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Special Feature
May 2012

Picture of the Month—Diagnosis

Arch Pediatr Adolesc Med. 2012;166(5):480. doi:10.1001/archpediatrics.2011.1247b
Denouement and Comment: Scurvy

The child's presentation was suggestive of scurvy. Testing of the serum ascorbic acid level was ordered, and the patient was discharged on 300 mg of ascorbic acid daily and a multivitamin. One week after discharge, his gingival swelling and petechiae resolved. By 1 month, he was ambulating and his hemoglobin level was 12.2 g/dL. The ascorbic acid level on the initial testing was 1.057 × 10−4 mg/dL (reference range, >4.227 × 10−4 mg/dL; to convert to micromoles per liter, multiply by 56.78).

Scurvy is thought to linger among alcoholic and disadvantaged individuals. However, vitamin C deficiency in children with developmental disorders who consume restricted diets may be more common than thought. Noble et al1 reported 23 case studies of scurvy in children with restricted diets, including children with autism, developmental delay, and cerebral palsy.

Humans require exogenous vitamin C as they lack the innate ability to convert glucose to ascorbic acid. It is an important cofactor for collagen hydroxylation and protein biosynthesis.2 Common sources include fresh fruits, vegetables, and supplements. The clinical presentations of vitamin C deficiency are directly linked to its various uses by the body.

Signs generally develop after 1 to 3 months of inadequate vitamin C intake. The earliest signs are typically perifollicular petechiae, ecchymoses, hyperkeratosis, and corkscrew hairs attributed to capillary fragility due to diminished collagen levels. Gingival disease characterized by swelling, ecchymoses, bleeding, and loosening of the teeth secondary to vessel instability often follows.3

Children with scurvy most frequently present with bone disease4 related to a defect of osteoid matrix formation and cartilage resorption leading to disordered bone structure and subsequent fractures around the growth plate.5 Other clinical signs include skeletal muscle degeneration, cardiac hypertrophy, diminished adrenal and bone marrow function, arthritis, poor wound healing, edema, and alopecia.6 Concurrent nutritional deficiencies may play a role in the presentation.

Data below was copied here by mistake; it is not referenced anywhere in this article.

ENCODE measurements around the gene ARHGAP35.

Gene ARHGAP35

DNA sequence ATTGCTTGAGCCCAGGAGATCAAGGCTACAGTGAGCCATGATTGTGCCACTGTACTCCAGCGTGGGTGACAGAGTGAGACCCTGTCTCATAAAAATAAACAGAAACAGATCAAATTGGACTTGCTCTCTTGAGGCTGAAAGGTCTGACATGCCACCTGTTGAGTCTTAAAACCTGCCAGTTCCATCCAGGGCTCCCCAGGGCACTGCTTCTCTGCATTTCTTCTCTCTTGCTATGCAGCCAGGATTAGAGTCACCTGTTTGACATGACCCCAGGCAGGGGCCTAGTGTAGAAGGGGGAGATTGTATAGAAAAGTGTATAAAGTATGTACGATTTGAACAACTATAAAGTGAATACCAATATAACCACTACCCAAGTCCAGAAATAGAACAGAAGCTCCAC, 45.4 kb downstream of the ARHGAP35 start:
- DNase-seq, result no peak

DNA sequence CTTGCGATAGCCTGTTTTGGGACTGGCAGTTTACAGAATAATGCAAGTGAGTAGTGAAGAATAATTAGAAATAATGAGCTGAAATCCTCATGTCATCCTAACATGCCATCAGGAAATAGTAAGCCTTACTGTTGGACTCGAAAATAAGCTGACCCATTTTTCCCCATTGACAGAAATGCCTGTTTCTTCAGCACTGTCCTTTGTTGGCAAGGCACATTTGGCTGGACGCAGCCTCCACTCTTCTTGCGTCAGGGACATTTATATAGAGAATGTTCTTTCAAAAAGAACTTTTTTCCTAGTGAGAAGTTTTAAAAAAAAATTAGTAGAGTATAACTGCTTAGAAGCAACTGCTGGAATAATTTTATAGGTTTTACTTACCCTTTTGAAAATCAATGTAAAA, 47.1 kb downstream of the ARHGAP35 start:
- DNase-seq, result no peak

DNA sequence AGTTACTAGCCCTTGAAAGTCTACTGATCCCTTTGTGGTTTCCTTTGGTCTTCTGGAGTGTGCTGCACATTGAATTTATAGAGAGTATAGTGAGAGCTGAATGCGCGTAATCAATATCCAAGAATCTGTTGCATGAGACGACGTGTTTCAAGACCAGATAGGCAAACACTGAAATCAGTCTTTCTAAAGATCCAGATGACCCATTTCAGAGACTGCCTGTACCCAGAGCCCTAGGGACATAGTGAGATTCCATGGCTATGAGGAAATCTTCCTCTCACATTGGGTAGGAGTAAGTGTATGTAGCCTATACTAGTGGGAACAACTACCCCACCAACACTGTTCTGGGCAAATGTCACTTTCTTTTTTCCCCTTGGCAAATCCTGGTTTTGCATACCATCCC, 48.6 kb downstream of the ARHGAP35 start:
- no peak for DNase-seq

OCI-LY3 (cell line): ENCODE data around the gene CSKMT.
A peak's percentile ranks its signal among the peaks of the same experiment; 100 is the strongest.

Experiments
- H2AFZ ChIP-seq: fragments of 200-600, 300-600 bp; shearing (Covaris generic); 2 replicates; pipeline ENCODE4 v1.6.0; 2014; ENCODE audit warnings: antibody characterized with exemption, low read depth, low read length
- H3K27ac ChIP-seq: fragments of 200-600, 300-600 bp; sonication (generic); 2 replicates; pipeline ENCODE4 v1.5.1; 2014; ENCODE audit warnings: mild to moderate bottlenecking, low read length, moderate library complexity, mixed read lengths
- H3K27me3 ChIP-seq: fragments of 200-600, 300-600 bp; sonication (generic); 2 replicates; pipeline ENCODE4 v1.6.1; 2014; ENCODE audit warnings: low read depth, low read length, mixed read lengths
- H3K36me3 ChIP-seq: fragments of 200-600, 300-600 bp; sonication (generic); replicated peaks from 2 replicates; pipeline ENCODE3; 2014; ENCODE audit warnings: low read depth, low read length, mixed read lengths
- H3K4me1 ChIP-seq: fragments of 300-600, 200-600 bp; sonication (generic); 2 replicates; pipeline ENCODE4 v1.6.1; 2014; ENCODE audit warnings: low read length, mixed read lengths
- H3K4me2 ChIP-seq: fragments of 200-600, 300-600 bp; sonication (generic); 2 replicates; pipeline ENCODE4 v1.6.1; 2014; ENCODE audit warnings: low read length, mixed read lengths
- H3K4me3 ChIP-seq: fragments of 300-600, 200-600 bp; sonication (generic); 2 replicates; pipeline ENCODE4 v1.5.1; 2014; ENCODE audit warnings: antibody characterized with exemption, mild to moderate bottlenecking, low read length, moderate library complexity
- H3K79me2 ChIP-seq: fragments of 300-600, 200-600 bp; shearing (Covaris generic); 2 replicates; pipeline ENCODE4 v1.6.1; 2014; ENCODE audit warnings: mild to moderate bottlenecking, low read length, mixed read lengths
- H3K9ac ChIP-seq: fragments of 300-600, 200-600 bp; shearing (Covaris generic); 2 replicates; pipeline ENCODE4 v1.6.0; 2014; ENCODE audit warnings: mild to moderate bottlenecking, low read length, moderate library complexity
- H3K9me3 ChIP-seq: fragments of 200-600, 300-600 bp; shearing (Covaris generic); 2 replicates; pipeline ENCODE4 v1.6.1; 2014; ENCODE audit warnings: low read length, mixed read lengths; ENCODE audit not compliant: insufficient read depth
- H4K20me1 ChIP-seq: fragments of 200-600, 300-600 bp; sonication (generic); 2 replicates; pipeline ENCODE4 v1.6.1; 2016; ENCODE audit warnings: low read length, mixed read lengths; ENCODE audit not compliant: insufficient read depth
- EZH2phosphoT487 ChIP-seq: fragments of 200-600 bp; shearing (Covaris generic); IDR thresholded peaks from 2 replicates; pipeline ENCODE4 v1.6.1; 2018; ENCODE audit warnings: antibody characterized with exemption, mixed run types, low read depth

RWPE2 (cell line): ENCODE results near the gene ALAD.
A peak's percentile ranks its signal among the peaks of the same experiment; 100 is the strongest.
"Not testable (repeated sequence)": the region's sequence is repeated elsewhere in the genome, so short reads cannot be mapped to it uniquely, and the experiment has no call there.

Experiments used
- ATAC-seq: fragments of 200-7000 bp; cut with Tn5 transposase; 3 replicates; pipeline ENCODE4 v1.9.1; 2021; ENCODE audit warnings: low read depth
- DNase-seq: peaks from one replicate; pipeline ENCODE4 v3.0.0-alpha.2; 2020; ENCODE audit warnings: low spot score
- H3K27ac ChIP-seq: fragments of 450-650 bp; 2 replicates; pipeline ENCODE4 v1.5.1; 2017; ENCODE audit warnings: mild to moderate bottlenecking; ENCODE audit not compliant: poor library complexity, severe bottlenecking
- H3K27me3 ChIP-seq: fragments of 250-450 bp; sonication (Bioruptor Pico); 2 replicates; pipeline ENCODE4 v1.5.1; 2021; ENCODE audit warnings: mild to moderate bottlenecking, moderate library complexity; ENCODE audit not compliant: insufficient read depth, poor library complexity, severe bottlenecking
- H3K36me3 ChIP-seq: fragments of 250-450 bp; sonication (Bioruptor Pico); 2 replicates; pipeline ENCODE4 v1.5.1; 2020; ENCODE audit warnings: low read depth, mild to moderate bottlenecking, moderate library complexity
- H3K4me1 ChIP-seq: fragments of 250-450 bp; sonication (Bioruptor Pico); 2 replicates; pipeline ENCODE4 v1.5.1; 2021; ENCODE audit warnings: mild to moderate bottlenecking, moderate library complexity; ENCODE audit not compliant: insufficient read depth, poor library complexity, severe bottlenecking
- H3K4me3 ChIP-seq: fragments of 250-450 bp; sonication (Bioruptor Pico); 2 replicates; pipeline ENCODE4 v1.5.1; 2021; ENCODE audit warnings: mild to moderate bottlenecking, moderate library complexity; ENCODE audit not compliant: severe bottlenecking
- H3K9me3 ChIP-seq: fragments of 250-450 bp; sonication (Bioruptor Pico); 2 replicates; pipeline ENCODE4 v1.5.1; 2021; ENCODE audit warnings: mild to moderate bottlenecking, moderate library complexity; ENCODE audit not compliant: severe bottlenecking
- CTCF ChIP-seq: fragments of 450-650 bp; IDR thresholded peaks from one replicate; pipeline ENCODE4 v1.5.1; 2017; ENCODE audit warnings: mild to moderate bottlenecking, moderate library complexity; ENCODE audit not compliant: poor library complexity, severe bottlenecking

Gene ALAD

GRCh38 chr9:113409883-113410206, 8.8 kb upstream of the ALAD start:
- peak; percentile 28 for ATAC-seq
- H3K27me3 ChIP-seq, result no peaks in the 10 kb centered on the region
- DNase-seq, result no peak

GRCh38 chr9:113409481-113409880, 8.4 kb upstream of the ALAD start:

Anemia is a hallmark of scurvy, as ascorbic acid improves iron absorption by reducing it to the ferrous state.3 Our patient, despite taking iron supplements, remained anemic until vitamin C supplementation. Bleeding and other dietary deficiencies may contribute to the iron deficiency anemia. An elevated erythrocyte sedimentation rate and C-reactive protein level can be seen.5,7

Radiological imaging can assist in diagnosis. The most common radiographic finding is nonspecific osteopenia. A high index of suspicion for scurvy is required to be alert to more specific findings including preservation of the zones of calcification at the distal metaphyses with an adjacent lucency (the scurvy zone), Pelkan spurs, and an increased density outlining the epiphyses (Wimberger ring).8 Periosteal bone may be seen along the shafts of long bones, where subperiosteal bleeding can occur. Magnetic resonance imaging findings consistent with scurvy include subperiosteal hemorrhage or hemorrhage at fracture sites on T1- and T2-weighted images.9